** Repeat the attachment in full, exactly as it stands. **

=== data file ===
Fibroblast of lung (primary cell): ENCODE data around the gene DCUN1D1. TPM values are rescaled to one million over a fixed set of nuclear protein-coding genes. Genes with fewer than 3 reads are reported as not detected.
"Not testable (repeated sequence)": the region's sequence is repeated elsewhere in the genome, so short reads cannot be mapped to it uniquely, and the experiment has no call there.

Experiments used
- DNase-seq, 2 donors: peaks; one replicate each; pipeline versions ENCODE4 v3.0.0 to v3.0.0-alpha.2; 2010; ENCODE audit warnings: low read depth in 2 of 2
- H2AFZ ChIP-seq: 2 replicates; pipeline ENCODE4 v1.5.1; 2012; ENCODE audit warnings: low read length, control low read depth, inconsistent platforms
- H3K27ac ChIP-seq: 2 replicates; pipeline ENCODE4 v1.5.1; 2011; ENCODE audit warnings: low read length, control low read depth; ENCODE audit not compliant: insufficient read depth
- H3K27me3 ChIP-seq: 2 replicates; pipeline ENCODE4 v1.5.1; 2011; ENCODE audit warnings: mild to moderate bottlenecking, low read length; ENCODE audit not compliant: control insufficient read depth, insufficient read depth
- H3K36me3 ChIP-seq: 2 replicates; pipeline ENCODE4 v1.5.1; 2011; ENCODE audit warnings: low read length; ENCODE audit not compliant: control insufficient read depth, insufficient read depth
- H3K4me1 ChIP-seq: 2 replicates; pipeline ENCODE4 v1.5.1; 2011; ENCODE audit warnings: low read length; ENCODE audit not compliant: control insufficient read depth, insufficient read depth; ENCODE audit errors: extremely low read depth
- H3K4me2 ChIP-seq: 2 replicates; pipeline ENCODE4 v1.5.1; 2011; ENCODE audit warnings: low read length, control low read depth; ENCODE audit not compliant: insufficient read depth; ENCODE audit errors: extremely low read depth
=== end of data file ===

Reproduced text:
Fibroblast of lung (primary cell): ENCODE data around the gene DCUN1D1. TPM values are rescaled to one million over a fixed set of nuclear protein-coding genes. Genes with fewer than 3 reads are reported as not detected.
"Not testable (repeated sequence)": the region's sequence is repeated elsewhere in the genome, so short reads cannot be mapped to it uniquely, and the experiment has no call there.

Experiments used
- DNase-seq, 2 donors: peaks; one replicate each; pipeline versions ENCODE4 v3.0.0 to v3.0.0-alpha.2; 2010; ENCODE audit warnings: low read depth in 2 of 2
- H2AFZ ChIP-seq: 2 replicates; pipeline ENCODE4 v1.5.1; 2012; ENCODE audit warnings: low read length, control low read depth, inconsistent platforms
- H3K27ac ChIP-seq: 2 replicates; pipeline ENCODE4 v1.5.1; 2011; ENCODE audit warnings: low read length, control low read depth; ENCODE audit not compliant: insufficient read depth
- H3K27me3 ChIP-seq: 2 replicates; pipeline ENCODE4 v1.5.1; 2011; ENCODE audit warnings: mild to moderate bottlenecking, low read length; ENCODE audit not compliant: control insufficient read depth, insufficient read depth
- H3K36me3 ChIP-seq: 2 replicates; pipeline ENCODE4 v1.5.1; 2011; ENCODE audit warnings: low read length; ENCODE audit not compliant: control insufficient read depth, insufficient read depth
- H3K4me1 ChIP-seq: 2 replicates; pipeline ENCODE4 v1.5.1; 2011; ENCODE audit warnings: low read length; ENCODE audit not compliant: control insufficient read depth, insufficient read depth; ENCODE audit errors: extremely low read depth
- H3K4me2 ChIP-seq: 2 replicates; pipeline ENCODE4 v1.5.1; 2011; ENCODE audit warnings: low read length, control low read depth; ENCODE audit not compliant: insufficient read depth; ENCODE audit errors: extremely low read depth